My Artistic “Influence Map”

There’s a new meme for artists floating around the internet called an “Influence Map”. It was started by Boston artist Matt Laskowski over on Here’s how it works: you download a template that contains a grid of white squares. Then you paste in samples of artwork from other artists who have inspired and influenced you over the years. The bigger the influence the more squares his or her sample takes up on the grid.

Here’s my Influence Map (click to view larger):

It was really difficult to decide who to include, or more accurately who to leave out. There are *so* many great artists out there whose work I have studied and learned from over the years, and the list continues to grow.

To make things a little easier on myself I left out some mind-blowing artists whom I have only recently been exposed to (Nico Marlet pops immediately to mind). Though their work inspires and challenges me, I haven’t really followed them long enough to say that I’ve really absorbed what I can from studying them.

The artists I did include are (from left to right, starting in the upper left): Glen Keane, Mort Drucker, Jack Davis, Norman Rockwell, John Nevarez, Stephen Silver, Milt Kahl (he represents all of Disney’s Nine Old Men), Dennis Jones, John Byrne, Heinrich Kley, E.C. Segar, Carter Goodrich, and Rik Maki.

Like any artist my style is still evolving and (I hope) improving. As I continue to learn and grow I’m sure my list of artistic influences will ebb and flow as well. This is just a snapshot of where I’m at today.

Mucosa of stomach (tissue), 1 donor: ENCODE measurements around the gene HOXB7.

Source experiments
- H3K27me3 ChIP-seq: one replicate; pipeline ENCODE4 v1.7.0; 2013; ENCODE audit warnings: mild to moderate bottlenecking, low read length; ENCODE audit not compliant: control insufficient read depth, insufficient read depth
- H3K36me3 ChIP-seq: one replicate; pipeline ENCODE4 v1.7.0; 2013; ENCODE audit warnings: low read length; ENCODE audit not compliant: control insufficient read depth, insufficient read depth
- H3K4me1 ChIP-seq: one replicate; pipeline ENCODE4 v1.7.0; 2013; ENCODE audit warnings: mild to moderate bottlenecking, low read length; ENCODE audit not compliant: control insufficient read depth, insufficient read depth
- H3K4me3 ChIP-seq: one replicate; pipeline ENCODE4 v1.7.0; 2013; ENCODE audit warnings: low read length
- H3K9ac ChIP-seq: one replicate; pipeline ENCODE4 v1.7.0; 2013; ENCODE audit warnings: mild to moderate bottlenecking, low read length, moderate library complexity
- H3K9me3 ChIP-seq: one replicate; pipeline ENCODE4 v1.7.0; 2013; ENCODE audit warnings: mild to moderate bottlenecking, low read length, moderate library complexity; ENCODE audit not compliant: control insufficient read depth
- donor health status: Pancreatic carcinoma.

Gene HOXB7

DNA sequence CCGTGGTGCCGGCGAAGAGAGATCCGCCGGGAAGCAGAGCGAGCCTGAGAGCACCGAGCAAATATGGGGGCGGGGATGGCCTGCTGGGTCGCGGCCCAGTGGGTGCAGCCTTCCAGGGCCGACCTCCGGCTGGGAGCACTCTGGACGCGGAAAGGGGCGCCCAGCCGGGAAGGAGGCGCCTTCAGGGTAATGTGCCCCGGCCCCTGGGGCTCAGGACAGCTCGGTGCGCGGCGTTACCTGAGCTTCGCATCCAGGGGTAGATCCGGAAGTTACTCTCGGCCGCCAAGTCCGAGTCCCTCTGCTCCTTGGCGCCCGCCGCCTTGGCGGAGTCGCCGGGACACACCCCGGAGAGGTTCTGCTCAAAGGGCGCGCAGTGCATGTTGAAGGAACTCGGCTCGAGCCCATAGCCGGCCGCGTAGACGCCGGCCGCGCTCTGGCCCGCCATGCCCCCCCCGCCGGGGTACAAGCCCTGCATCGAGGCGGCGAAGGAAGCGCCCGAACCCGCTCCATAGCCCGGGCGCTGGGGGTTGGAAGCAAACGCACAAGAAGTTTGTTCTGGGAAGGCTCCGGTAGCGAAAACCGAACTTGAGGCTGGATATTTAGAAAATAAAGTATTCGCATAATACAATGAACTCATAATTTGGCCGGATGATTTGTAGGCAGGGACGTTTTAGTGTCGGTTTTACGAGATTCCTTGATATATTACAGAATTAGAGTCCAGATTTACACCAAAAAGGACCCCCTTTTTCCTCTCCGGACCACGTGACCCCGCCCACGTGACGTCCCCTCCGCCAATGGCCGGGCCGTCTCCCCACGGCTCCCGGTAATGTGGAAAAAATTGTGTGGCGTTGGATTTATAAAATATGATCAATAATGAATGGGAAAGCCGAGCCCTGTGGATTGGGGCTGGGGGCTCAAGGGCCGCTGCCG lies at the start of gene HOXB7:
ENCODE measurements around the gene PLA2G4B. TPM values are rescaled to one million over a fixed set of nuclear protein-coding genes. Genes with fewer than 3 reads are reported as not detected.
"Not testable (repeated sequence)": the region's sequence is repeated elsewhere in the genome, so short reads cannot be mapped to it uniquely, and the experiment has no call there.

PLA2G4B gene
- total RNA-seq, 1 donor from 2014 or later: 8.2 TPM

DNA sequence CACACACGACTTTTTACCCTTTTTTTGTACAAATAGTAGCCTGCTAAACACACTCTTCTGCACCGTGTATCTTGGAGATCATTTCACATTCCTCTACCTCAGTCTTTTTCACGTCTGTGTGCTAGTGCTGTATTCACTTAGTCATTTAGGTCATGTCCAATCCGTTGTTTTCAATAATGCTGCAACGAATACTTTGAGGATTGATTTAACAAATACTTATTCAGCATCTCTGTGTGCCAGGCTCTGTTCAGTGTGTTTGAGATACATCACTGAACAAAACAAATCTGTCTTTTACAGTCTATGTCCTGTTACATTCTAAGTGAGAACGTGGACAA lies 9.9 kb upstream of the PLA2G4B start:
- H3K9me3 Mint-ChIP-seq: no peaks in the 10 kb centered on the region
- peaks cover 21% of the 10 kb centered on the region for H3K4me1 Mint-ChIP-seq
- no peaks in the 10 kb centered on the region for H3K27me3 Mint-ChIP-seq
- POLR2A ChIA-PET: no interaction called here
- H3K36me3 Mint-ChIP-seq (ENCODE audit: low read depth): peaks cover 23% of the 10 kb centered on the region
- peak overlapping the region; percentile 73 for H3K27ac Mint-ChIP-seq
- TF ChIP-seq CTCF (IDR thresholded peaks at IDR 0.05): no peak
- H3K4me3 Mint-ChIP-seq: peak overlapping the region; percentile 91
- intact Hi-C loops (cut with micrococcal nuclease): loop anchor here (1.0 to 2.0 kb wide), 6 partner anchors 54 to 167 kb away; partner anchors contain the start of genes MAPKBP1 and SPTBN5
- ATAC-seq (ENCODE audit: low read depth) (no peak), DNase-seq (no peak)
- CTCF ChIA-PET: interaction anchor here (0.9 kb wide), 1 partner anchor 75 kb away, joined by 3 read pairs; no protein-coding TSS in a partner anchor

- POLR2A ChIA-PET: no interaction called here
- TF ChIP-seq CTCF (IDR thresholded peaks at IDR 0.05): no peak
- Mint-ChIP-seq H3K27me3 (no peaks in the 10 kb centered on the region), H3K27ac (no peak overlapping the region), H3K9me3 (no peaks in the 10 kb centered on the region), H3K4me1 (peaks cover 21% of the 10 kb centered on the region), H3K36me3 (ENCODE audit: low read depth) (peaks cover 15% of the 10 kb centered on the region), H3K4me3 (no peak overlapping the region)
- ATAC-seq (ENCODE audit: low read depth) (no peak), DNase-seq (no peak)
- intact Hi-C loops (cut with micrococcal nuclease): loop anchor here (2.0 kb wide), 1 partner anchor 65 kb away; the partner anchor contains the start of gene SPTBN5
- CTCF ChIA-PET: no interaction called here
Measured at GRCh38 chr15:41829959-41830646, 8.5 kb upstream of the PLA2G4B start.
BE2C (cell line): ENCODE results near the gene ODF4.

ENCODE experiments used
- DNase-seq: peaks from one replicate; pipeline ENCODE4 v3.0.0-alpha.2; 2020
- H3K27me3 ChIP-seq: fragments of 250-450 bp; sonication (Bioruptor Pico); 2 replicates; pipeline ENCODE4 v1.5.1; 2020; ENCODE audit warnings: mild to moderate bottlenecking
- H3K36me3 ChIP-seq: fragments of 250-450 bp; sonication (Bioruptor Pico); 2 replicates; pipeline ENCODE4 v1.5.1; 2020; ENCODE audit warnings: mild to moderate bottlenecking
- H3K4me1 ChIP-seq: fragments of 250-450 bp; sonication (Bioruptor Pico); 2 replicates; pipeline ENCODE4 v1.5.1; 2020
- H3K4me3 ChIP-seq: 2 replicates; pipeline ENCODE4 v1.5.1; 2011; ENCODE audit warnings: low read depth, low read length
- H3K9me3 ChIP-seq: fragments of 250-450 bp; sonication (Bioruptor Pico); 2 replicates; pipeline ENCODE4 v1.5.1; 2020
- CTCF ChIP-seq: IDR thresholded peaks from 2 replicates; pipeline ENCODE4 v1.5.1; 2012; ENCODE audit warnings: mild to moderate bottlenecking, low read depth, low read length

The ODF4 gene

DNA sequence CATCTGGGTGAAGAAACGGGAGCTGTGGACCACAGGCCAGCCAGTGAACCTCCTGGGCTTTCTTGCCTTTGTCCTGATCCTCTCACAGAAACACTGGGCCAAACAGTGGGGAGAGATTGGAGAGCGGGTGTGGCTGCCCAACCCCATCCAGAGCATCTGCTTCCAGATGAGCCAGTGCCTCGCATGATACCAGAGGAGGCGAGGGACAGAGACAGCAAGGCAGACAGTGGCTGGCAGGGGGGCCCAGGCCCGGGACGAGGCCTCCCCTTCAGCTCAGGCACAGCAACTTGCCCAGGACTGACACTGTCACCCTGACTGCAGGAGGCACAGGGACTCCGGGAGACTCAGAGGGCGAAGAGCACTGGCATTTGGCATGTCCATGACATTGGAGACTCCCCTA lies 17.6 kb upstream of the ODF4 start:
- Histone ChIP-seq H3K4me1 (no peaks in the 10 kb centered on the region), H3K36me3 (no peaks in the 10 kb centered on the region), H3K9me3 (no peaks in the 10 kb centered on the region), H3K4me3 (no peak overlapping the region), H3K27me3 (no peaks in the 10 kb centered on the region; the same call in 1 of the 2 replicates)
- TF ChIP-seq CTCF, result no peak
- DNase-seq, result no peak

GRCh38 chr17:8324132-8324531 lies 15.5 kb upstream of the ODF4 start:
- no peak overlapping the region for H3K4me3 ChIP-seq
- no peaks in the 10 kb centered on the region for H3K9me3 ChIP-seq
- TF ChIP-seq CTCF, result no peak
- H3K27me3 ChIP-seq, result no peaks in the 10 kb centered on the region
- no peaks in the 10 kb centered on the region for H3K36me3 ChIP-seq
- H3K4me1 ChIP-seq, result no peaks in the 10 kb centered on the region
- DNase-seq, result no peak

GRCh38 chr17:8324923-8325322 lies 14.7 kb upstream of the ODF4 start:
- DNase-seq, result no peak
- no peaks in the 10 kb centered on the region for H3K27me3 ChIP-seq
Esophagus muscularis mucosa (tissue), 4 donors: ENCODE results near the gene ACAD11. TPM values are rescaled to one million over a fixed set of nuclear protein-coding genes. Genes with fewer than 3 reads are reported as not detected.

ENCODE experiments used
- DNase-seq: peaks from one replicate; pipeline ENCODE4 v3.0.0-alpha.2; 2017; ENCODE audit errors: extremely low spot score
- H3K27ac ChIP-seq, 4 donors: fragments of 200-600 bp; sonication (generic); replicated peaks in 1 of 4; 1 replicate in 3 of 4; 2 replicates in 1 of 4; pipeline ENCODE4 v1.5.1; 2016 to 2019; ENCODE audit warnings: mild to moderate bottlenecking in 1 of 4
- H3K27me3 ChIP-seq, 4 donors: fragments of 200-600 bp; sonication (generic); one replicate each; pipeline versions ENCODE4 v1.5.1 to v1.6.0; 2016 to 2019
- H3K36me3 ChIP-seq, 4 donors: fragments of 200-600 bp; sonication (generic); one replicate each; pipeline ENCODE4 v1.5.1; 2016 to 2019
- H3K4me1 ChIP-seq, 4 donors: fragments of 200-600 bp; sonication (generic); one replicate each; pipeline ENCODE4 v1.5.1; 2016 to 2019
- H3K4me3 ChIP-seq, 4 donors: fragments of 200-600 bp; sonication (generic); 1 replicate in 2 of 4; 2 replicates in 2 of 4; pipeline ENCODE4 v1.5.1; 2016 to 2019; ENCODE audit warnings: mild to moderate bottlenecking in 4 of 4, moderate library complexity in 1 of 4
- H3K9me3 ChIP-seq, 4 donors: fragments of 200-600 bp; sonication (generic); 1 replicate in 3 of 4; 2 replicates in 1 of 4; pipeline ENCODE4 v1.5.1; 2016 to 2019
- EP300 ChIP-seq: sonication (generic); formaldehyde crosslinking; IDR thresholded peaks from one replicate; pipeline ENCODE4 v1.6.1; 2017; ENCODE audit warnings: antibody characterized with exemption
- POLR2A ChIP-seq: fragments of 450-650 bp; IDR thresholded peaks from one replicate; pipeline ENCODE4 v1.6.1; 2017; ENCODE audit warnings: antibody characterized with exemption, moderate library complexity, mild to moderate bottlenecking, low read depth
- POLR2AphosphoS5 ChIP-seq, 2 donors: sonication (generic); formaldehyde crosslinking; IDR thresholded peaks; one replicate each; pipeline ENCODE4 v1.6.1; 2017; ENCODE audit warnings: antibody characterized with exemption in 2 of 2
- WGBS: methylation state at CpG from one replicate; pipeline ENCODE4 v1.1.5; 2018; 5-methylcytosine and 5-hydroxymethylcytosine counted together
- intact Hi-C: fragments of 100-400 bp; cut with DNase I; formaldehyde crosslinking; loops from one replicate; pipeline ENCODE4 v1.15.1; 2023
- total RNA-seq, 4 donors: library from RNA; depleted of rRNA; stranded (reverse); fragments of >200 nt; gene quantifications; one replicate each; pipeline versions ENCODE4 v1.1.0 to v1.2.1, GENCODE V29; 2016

What are you waiting for? Zip on over to Matt Laskowski’s DeviantArt page and make your own Influence Map. [EDIT: Feel free to post a link to your Influence Map in the comments section below, as well as over on Matt’s Deviant Art page.]

Artists On YouTube

Here’s a few YouTube videos I’ve stumbled upon recently from some artists whose work I admire:

Dennis Jones is a phenominal illustrator. He draws very fun, entertaining cartoon characters and then paints them with a master’s eye for color and shading. Here’s a quick demo of him painting in Photoshop. View Dennis’ YouTube channel for more videos:

Here the very talented Denis Goulet posted a link he found to a quick tip about how to get more out of your Faber-Castell PITT brush pens:

Caricaturist Joe Bluhm discusses his process while painting Bill Murray:

Finally, Stephen Silver demonstrates a “memory sketch”. Memory sketching is a challenging exercise where the artist stares at a subject for a few moments (no drawing, just observing) and then later sketches the pereson from memory:

Stephen teaches a terrific class on character design over at I took the class myself and I learned a great deal. Highly recommended!

Do you have any favorite YouTube artist videos that you’ve found educational or inspiring? If so, please post a link in the comments section.